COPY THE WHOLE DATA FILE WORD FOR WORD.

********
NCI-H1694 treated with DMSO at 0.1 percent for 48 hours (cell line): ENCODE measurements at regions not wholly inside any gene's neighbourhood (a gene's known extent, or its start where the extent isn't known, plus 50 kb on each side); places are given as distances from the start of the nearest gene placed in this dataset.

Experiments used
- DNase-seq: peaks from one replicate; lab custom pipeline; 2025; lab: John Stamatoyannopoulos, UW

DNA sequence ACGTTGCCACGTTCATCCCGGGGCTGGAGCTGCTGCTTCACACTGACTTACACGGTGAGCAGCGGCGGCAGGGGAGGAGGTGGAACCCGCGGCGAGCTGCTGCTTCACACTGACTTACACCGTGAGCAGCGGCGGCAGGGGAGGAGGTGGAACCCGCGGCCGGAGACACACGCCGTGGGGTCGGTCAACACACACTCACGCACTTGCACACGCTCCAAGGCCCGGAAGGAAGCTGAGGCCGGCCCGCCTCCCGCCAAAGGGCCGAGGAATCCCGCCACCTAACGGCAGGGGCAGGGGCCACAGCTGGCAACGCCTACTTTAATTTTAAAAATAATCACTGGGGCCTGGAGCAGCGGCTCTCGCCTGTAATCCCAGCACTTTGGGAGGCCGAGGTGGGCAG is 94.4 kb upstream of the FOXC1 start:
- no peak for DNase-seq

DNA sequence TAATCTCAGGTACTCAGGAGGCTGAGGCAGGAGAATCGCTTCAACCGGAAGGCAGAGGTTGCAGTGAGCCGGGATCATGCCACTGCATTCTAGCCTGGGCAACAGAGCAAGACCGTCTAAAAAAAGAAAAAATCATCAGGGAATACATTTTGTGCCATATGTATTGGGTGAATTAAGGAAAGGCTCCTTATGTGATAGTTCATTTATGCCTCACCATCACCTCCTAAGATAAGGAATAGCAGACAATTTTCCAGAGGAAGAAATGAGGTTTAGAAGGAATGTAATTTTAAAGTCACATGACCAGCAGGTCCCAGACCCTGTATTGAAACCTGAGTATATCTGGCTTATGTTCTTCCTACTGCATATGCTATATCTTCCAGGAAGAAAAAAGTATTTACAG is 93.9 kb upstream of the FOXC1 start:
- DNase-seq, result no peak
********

NCI-H1694 treated with DMSO at 0.1 percent for 48 hours (cell line): ENCODE measurements at regions not wholly inside any gene's neighbourhood (a gene's known extent, or its start where the extent isn't known, plus 50 kb on each side); places are given as distances from the start of the nearest gene placed in this dataset.

Experiments used
- DNase-seq: peaks from one replicate; lab custom pipeline; 2025; lab: John Stamatoyannopoulos, UW

DNA sequence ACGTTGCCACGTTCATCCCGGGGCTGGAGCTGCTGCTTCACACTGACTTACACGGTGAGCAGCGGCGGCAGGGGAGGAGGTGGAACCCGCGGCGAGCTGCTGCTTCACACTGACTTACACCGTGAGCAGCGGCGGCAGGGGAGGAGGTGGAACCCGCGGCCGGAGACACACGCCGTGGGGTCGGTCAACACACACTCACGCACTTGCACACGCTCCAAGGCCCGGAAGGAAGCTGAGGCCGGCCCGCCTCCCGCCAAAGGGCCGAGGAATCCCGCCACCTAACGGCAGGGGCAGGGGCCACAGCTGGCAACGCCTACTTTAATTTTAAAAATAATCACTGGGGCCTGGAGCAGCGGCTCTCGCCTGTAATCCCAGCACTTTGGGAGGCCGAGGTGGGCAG is 94.4 kb upstream of the FOXC1 start:
- no peak for DNase-seq

DNA sequence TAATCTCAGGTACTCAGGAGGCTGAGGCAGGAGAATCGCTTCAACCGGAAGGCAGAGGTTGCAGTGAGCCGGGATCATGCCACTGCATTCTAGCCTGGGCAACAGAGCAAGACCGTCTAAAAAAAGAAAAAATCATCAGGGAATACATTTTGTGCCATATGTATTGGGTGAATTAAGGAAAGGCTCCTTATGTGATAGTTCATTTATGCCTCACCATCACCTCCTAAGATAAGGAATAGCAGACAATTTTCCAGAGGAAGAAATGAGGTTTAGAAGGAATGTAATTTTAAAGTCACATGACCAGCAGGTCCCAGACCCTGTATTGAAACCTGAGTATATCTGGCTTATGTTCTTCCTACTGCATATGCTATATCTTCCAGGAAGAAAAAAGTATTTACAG is 93.9 kb upstream of the FOXC1 start:
- DNase-seq, result no peak